"My mother named me Bootsy," the bassist born William Earl Collins told The Guardian in 2017. "I asked her why and she just said, 'Because you looked like a Bootsy.' I left it at that." Whatever the look, Bootsy Collins was a crucial part of the sound of '70s funk music - particularly the cosmically-aligned P-funk popularized by George Clinton during the decade.
Here's our tribute to Bootsy with some of his most stompin' grooves!
James Brown, "Get Up (I Feel Like Being a) Sex Machine" (1970)
The Godfather of Soul plucked an unknown Bootsy and his brother, Phelps "Catfish" Collins, from Cincinnati band The Pacemakers to play bass and guitar in his new outfit, The J.B.'s. The hypnotic riff of "Sex Machine" gave Brown his first Top 20 hit of the '70s.
Parliament, "Give Up the Funk (Tear the Roof Off the Sucker)" (1976)
Having joined George Clinton's Parliament-Funkadelic universe in 1972, Bootsy was present for Parliament's first million-seller, reaching the Top 5 of the R&B charts and crossing over to No. 15 on the Billboard Hot 100.
Bootsy's Rubber Band, "I'd Rather Be with You" (1976)
The P-Funk universe got a little bigger with Bootsy's debut album Stretchin' Out in Bootsy's Rubber Band, recorded the same time as Parliament's Mothership Connection and Funkadelic's rock-oriented Let's Take It to the Stage. Four decades later, actor/musician Donald Glover took inspiration from "I'd Rather Be with You" when crafting Childish Gambino's "Redbone," a Grammy nominee for Record of the Year.
Parliament, "Flash Light" (1978)
The next P-funk smash was conceived by Clinton with Bootsy in mind to sing, but he turned it down - and keyboardist Bernie Worrell is responsible for the track's low-end groove. But Collins drummed on the track, thereby keeping time as it became the band's first No. 1 R&B single. Later, it became a hot sample for everyone from Salt-N-Pepa to Aaliyah.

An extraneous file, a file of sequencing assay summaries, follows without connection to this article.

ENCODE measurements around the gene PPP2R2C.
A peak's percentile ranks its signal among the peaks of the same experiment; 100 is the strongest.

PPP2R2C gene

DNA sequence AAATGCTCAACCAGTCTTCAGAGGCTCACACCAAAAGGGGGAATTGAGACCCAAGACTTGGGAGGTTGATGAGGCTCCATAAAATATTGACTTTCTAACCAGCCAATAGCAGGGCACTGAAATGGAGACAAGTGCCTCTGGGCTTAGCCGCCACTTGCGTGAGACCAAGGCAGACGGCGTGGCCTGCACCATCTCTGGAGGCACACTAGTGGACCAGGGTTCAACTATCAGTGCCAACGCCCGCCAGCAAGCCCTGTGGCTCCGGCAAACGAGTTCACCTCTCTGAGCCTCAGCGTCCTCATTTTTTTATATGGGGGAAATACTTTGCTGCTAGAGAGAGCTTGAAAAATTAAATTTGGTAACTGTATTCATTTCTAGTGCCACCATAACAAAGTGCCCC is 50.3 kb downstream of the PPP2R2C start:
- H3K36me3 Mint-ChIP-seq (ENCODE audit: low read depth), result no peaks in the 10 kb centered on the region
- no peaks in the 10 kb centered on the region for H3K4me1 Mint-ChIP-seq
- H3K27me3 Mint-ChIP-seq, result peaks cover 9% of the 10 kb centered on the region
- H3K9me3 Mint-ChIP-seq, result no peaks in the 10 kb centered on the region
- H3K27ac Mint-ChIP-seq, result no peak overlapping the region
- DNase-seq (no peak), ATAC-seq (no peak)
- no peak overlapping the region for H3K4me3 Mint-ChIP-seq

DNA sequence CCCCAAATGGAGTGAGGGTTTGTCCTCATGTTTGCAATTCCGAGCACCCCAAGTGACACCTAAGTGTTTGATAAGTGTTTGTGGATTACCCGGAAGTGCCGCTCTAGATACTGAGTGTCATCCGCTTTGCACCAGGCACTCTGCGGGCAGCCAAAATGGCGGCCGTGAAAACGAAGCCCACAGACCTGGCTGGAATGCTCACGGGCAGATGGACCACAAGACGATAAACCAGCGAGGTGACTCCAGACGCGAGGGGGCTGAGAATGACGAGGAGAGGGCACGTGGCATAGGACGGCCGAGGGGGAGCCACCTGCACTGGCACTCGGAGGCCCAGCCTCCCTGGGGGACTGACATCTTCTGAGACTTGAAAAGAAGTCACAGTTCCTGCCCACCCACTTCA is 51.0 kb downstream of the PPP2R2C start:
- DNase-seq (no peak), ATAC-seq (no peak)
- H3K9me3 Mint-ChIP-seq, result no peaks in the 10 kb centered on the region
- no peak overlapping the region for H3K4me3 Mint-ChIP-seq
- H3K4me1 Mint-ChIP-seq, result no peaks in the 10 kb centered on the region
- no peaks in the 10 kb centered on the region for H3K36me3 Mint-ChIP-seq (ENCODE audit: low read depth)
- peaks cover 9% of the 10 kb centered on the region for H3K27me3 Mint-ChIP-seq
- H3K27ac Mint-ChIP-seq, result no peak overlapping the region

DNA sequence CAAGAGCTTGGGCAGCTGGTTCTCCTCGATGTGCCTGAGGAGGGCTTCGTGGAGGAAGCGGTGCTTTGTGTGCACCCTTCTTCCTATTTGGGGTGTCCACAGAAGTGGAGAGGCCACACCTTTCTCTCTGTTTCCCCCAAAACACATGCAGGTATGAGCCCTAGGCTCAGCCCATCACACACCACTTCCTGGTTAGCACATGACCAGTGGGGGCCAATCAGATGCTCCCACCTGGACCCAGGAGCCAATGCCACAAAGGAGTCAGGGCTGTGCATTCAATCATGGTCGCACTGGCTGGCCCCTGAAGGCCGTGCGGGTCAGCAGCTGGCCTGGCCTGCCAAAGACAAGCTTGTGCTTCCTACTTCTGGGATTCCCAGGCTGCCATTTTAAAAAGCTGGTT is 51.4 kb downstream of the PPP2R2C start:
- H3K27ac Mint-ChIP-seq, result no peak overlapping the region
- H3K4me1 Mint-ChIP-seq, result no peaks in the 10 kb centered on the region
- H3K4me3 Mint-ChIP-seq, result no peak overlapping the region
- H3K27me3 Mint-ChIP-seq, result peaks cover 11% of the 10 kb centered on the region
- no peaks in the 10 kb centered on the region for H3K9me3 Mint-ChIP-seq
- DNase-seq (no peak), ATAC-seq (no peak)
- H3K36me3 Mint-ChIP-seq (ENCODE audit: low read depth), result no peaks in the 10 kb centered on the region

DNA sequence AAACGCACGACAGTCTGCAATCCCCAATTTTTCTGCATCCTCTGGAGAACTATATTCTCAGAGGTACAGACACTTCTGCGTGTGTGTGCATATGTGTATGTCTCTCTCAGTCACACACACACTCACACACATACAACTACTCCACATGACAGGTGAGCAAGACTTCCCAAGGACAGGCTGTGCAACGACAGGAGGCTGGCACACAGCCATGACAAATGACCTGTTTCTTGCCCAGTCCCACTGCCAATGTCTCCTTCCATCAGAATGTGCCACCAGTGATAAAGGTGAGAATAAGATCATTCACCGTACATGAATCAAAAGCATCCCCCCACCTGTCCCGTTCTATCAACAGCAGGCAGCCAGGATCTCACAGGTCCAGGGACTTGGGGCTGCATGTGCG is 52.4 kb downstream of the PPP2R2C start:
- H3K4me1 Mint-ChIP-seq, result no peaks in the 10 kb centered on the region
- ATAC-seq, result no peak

Bootsy's Rubber Band, "Bootzilla" (1978)
"Flash Light" was replaced at the top of Billboard's R&B chart by this cut from Bootsy's third solo album, co-written and co-produced with Clinton. "Bootzilla" became Collins' onstage alter-ego: "the world's only rhinestone rock star doll."
Funkadelic, "(Not Just) Knee Deep" (1979)
Funkadelic was George Clinton's outlet for the more out-there parts of his musical mind, but the one-two punch of One Nation Under a Groove (1978) and Uncle Jam Wants You (1979) brought the ensemble out of the shadow of Parliament's mothership. One Nation's title track became a crossover pop hit, but it's Uncle Jam's "(Not Just) Knee Deep" that most remember - not only another P-Funk R&B chart-topper but a key hip-hop sample in the late '80s on De La Soul's "Me, Myself and I."
Zapp, "More Bounce to the Ounce" (1980)
Bootsy slid into the producer's chair and played guitar on Zapp's self-titled debut album. His collaboration with talkbox-wielding frontman Roger Troutman was a long time coming: both had come up in the same Ohio music clubs and were family friends. "More Bounce to the Ounce" reached No. 2 on Billboard's R&B survey.
Deee-Lite, "Groove is in the Heart" (1990)
Styles change, but he's still Bootsy, baby! Collins kicked off a new decade singing and playing bass on New York house trio Deee-Lite's debut album World Clique, appearing in the popular video for the worldwide Top 5 smash "Groove is in the Heart" and gaining exposure to a whole new generation of fans.